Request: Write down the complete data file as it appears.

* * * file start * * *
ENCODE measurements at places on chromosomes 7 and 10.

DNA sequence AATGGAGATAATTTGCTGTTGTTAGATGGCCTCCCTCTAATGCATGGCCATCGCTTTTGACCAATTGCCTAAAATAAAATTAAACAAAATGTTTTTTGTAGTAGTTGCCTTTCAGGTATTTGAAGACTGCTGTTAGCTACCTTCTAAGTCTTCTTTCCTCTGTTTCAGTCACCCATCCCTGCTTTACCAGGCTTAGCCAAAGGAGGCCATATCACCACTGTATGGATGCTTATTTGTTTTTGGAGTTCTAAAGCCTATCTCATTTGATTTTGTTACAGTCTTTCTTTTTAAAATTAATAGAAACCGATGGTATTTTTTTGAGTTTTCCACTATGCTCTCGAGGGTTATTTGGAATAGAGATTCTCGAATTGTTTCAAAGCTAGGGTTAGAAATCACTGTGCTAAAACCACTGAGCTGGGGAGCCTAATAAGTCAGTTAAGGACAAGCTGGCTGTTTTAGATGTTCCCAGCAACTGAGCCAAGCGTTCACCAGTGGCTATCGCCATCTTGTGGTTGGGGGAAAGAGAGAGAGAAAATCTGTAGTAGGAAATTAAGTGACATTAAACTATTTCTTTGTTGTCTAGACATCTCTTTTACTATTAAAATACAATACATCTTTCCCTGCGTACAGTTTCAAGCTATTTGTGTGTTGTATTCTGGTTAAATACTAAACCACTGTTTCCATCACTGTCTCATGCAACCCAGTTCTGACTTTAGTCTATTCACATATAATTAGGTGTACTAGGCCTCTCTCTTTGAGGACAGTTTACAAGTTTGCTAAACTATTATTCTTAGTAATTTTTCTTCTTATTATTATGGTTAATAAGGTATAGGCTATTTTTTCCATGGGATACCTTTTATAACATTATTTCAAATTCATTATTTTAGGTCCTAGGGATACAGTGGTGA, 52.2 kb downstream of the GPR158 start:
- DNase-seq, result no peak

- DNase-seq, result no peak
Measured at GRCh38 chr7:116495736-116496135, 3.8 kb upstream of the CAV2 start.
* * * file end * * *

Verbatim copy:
ENCODE measurements at places on chromosomes 7 and 10.

DNA sequence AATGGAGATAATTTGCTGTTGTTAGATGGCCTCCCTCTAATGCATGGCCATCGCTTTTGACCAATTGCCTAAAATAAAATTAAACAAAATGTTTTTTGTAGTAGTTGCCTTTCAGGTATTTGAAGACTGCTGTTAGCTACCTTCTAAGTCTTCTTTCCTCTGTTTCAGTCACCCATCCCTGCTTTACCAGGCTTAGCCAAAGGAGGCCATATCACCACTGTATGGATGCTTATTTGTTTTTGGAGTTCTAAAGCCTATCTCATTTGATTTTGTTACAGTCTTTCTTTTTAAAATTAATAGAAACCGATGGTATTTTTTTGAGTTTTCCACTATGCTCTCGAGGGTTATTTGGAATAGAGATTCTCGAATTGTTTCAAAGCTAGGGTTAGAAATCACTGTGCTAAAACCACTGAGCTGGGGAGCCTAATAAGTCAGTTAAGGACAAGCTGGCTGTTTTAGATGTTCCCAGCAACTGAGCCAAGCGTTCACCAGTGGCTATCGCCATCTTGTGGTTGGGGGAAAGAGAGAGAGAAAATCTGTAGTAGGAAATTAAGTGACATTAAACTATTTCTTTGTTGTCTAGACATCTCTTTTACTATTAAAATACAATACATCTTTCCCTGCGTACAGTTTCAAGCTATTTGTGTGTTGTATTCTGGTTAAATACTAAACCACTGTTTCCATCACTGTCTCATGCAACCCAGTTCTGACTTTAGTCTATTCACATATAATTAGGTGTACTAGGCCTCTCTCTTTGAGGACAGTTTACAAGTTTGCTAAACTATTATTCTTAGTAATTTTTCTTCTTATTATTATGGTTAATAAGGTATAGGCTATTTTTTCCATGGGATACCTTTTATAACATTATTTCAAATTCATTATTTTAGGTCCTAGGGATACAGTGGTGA, 52.2 kb downstream of the GPR158 start:
- DNase-seq, result no peak

- DNase-seq, result no peak
Measured at GRCh38 chr7:116495736-116496135, 3.8 kb upstream of the CAV2 start.